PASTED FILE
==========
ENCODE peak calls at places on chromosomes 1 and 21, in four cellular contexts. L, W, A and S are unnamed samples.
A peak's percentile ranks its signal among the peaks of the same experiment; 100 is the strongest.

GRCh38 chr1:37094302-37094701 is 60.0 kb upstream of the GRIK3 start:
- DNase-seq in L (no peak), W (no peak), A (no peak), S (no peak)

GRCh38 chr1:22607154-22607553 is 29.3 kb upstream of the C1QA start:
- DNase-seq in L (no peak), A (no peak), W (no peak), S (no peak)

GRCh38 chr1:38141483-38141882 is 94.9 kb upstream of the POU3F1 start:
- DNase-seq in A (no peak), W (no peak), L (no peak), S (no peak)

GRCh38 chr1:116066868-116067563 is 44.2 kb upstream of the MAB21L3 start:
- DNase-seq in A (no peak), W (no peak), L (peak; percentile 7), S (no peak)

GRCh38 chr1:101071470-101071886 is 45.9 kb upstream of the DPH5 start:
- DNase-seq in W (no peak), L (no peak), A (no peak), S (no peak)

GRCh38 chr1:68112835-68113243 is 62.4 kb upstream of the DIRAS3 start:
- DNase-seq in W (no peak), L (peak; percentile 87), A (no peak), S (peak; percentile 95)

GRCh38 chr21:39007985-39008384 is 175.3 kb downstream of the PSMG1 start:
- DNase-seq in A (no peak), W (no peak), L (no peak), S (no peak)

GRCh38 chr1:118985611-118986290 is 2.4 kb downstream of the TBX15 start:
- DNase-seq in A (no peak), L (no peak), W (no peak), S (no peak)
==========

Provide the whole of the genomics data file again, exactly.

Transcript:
ENCODE peak calls at places on chromosomes 1 and 21, in four cellular contexts. L, W, A and S are unnamed samples.
A peak's percentile ranks its signal among the peaks of the same experiment; 100 is the strongest.

GRCh38 chr1:37094302-37094701 is 60.0 kb upstream of the GRIK3 start:
- DNase-seq in L (no peak), W (no peak), A (no peak), S (no peak)

GRCh38 chr1:22607154-22607553 is 29.3 kb upstream of the C1QA start:
- DNase-seq in L (no peak), A (no peak), W (no peak), S (no peak)

GRCh38 chr1:38141483-38141882 is 94.9 kb upstream of the POU3F1 start:
- DNase-seq in A (no peak), W (no peak), L (no peak), S (no peak)

GRCh38 chr1:116066868-116067563 is 44.2 kb upstream of the MAB21L3 start:
- DNase-seq in A (no peak), W (no peak), L (peak; percentile 7), S (no peak)

GRCh38 chr1:101071470-101071886 is 45.9 kb upstream of the DPH5 start:
- DNase-seq in W (no peak), L (no peak), A (no peak), S (no peak)

GRCh38 chr1:68112835-68113243 is 62.4 kb upstream of the DIRAS3 start:
- DNase-seq in W (no peak), L (peak; percentile 87), A (no peak), S (peak; percentile 95)

GRCh38 chr21:39007985-39008384 is 175.3 kb downstream of the PSMG1 start:
- DNase-seq in A (no peak), W (no peak), L (no peak), S (no peak)

GRCh38 chr1:118985611-118986290 is 2.4 kb downstream of the TBX15 start:
- DNase-seq in A (no peak), L (no peak), W (no peak), S (no peak)